And third, waiting for the ball to drop into the strike zone does nothing to mitigate the problem of the ball moving in two dimensions - only this time the ball is moving down and towards you rather than up and towards you. Most good 1-handed backhanders would prefer this to the ball coming up, towards them, but it's still harder than a ball that apexes right in the strike zone and stays there just waiting to get belted.  1-handers just love that.

The third alternative to handling the high 1-hander is the most effective solution, it is ironically technically the easiest to do, but by far it is the most difficult tactically.  To hit your most natural 1-handed backhand on a heavy spinning ball you can step into the court and catch it on the rise.  Doing so will keep the ball in your strike zone, thereby maximizing your racquet head stability - after all, just try keeping the racquet above your shoulder or at your waist for 3 minutes straight and you'll see which is easiest.

The second advantage to taking it on the rise is that, with very little effort, you use the pace of the ball coming to you most efficiently when it has the most energy on the way up - like a drop kick in football - and thus you can keep your shot deep with spin, without much risk.  

Of course the risk increases exponentially the harder you try to hit the ball, because everything is accelerated, and the timing has to be just right - so typically only the most talented of players, with the best hand-eye coordination, can do this consistently.  But technically it is easier to do this than hit the shot at shoulder height, or move back and wait for it.  Also, because you're already moving forward to take it on the rise, you are already moving forward through the stroke, which is always good for power and direction.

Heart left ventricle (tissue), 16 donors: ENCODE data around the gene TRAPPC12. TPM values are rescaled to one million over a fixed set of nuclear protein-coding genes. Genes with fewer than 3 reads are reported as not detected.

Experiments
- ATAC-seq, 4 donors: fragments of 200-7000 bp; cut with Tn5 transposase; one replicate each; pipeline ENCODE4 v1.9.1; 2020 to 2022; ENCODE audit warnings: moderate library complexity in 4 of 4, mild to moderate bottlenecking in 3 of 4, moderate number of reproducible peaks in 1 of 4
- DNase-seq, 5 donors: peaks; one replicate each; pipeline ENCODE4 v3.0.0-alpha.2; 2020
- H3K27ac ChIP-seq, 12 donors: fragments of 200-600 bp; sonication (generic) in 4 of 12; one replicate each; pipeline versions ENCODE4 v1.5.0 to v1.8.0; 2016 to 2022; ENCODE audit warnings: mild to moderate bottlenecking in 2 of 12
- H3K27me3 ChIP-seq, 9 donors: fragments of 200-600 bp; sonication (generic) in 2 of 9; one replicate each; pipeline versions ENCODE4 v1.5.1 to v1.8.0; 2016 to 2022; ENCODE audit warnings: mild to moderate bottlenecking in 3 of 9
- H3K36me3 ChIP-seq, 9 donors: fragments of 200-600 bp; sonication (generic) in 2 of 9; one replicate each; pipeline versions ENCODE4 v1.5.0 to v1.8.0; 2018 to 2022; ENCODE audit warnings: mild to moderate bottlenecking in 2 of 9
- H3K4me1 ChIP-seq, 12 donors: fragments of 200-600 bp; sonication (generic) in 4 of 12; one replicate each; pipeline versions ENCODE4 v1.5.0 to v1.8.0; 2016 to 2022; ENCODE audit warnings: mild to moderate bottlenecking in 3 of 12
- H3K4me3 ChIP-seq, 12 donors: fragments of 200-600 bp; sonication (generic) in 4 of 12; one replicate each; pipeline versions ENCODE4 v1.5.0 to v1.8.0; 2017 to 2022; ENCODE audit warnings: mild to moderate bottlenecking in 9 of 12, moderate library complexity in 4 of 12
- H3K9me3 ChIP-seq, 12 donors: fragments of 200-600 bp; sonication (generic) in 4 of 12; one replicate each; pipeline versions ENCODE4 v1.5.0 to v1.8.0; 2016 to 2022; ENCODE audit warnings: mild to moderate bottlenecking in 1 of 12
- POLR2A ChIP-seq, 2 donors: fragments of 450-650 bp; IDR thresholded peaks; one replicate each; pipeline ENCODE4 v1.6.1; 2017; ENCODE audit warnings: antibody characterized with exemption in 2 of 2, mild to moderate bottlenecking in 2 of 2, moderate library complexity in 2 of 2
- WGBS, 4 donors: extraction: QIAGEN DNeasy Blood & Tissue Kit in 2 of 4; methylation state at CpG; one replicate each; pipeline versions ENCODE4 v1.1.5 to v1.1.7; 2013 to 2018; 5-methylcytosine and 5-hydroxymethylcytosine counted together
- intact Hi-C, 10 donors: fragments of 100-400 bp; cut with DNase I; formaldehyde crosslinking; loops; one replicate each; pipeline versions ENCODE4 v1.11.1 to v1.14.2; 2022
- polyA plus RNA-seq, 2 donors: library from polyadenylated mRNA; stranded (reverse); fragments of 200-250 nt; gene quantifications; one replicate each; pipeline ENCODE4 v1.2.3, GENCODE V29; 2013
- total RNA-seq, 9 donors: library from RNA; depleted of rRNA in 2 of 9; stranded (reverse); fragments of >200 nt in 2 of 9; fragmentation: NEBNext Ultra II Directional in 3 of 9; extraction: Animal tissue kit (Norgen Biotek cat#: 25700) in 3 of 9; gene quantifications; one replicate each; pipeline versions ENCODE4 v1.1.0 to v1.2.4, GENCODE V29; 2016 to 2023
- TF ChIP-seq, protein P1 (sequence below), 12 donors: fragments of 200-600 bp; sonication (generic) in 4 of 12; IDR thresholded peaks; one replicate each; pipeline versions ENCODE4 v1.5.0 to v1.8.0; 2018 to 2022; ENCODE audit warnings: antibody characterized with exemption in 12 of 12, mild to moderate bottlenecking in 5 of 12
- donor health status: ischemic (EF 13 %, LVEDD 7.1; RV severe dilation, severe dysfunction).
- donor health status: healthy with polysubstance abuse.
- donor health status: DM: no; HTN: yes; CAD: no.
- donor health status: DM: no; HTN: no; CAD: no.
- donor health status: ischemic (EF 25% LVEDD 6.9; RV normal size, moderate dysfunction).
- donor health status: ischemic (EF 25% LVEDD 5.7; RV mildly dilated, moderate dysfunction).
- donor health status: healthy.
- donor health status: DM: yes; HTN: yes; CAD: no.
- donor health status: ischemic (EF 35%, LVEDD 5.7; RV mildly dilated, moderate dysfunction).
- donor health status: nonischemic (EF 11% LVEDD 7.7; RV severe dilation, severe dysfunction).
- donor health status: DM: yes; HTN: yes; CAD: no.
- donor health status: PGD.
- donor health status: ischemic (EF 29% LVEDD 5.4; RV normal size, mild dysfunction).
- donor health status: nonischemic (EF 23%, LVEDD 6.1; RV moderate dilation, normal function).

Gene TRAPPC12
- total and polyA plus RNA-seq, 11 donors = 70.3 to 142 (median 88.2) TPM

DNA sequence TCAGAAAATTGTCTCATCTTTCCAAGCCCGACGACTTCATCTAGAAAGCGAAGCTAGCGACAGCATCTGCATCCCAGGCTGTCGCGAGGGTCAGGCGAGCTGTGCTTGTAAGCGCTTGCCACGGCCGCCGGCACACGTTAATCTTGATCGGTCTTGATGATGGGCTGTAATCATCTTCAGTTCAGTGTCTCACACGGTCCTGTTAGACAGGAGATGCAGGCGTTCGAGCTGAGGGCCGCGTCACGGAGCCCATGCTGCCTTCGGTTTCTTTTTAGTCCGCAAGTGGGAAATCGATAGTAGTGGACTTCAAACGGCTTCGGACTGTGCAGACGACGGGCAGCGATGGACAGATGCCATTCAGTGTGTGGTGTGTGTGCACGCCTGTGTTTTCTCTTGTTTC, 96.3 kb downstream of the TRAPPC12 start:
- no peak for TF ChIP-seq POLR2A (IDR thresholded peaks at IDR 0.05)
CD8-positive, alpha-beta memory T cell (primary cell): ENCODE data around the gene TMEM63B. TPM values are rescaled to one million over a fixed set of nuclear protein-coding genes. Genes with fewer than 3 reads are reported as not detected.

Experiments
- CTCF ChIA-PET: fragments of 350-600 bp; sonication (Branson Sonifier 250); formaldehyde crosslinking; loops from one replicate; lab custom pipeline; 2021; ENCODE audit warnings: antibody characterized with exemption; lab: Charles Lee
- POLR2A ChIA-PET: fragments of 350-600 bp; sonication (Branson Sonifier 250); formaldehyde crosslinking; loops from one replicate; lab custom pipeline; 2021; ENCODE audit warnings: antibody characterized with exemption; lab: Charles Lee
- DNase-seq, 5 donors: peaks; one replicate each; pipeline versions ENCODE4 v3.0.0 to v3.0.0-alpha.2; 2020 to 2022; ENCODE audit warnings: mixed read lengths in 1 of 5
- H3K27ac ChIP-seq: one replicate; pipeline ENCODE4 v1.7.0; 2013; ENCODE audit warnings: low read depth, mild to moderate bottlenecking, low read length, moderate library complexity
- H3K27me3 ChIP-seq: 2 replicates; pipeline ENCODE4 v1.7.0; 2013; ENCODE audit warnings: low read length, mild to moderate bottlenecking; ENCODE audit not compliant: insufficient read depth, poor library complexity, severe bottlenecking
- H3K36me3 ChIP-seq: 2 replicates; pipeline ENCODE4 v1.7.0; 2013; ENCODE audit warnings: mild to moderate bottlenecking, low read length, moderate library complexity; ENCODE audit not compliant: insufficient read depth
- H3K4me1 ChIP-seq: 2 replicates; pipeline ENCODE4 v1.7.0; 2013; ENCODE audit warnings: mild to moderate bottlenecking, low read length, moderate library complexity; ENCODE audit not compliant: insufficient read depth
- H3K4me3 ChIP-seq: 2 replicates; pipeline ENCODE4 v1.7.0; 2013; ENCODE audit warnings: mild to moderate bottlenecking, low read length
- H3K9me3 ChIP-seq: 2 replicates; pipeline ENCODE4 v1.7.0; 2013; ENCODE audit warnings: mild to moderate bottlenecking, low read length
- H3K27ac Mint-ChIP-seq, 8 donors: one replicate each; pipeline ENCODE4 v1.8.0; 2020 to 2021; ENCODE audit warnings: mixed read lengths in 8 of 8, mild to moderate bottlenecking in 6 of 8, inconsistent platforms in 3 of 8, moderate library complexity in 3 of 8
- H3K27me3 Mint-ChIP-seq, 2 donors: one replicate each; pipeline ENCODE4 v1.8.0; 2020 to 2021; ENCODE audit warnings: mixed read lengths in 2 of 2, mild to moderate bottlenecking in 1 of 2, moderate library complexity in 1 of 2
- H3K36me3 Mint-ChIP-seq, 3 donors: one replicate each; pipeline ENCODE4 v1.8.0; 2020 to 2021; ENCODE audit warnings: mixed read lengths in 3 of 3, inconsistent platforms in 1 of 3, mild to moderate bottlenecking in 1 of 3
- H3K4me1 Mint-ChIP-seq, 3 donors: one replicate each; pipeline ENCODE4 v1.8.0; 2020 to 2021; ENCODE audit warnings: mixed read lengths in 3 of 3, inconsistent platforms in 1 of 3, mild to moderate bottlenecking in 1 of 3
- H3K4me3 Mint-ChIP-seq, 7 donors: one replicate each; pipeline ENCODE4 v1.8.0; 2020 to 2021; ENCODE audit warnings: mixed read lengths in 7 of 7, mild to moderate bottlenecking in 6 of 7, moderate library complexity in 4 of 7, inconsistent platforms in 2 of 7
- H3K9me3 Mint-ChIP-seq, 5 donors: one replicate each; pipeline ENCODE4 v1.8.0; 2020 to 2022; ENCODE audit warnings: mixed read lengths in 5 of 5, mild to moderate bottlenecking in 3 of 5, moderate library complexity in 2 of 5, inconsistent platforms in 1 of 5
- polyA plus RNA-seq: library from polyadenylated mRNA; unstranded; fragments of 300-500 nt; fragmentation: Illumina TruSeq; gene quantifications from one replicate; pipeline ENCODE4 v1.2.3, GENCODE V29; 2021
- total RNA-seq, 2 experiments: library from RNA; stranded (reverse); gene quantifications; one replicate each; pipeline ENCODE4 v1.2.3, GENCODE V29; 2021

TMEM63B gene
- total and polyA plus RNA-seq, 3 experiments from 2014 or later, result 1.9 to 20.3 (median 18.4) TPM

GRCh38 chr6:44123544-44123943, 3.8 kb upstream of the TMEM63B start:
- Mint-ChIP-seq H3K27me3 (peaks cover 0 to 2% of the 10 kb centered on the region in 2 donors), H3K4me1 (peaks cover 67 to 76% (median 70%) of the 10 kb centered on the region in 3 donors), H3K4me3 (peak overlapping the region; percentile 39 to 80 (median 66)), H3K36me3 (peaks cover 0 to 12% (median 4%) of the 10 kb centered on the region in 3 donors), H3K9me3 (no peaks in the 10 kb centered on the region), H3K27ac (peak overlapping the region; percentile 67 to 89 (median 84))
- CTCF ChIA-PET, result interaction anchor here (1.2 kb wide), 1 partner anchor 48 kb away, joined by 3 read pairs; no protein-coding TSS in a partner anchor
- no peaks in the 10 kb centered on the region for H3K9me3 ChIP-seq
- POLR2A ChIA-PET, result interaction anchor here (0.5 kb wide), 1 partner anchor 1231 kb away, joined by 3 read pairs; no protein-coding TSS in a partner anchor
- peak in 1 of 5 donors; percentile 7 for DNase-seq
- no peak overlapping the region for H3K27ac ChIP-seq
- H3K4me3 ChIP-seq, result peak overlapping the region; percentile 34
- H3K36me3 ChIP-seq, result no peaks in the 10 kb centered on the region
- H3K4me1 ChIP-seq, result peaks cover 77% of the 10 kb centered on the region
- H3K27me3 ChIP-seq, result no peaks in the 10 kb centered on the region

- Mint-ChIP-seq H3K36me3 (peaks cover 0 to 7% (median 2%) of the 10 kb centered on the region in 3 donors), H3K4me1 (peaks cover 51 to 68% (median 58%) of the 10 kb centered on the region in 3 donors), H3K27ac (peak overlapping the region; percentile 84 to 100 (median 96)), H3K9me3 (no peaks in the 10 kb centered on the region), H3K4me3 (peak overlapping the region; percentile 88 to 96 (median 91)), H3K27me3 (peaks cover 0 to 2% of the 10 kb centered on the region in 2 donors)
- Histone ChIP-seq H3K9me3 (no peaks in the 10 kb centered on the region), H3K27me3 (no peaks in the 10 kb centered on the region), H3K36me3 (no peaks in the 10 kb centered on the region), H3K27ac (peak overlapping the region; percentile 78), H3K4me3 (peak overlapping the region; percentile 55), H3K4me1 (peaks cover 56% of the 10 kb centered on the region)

Now Federer is extremely talented - moreso than Wawrinka - and he has very consistent technique - he rarely improvises if he doesn't have to, and when he does he makes it look easy.  And because tactically he doesn't like to concede the baseline/forecourt, this would seem to be his optimal solution - we've all marveled at how easy he makes it look.

So why the bloody hell doesn't he do this all the time?  Well, in the words of Hamlet, "...there's the rub."

Nadal's ball is different than anyone else's ball in tennis. Nadal employs the reverse forehand more often, and puts more spin on his shots on average, than any player in the history of tennis.  Measured  years ago when he was still using natural gut strings (he has since switched to one of the "poly-est" of polyester strings) his RPM averaged 3200 (vs 2400 for Federer and 1800 for the rest of the field) and maxed out at a whopping 5400 - I mean that's just absurd.

Because of this, Nadal is not only able to hit harder, but he is also able to hit shorter in the court, and as a result, to take the ball on the rise, you'd have to be literally 2-3 feet inside the baseline to make this work on every backhand you hit.  And it follows that'd you have to be 2-3 feet inside the baseline on the forehand as well, because moving back, forward, left and right between every shot is impossible even for a player who moves as efficiently as Federer, and especially against Nadal.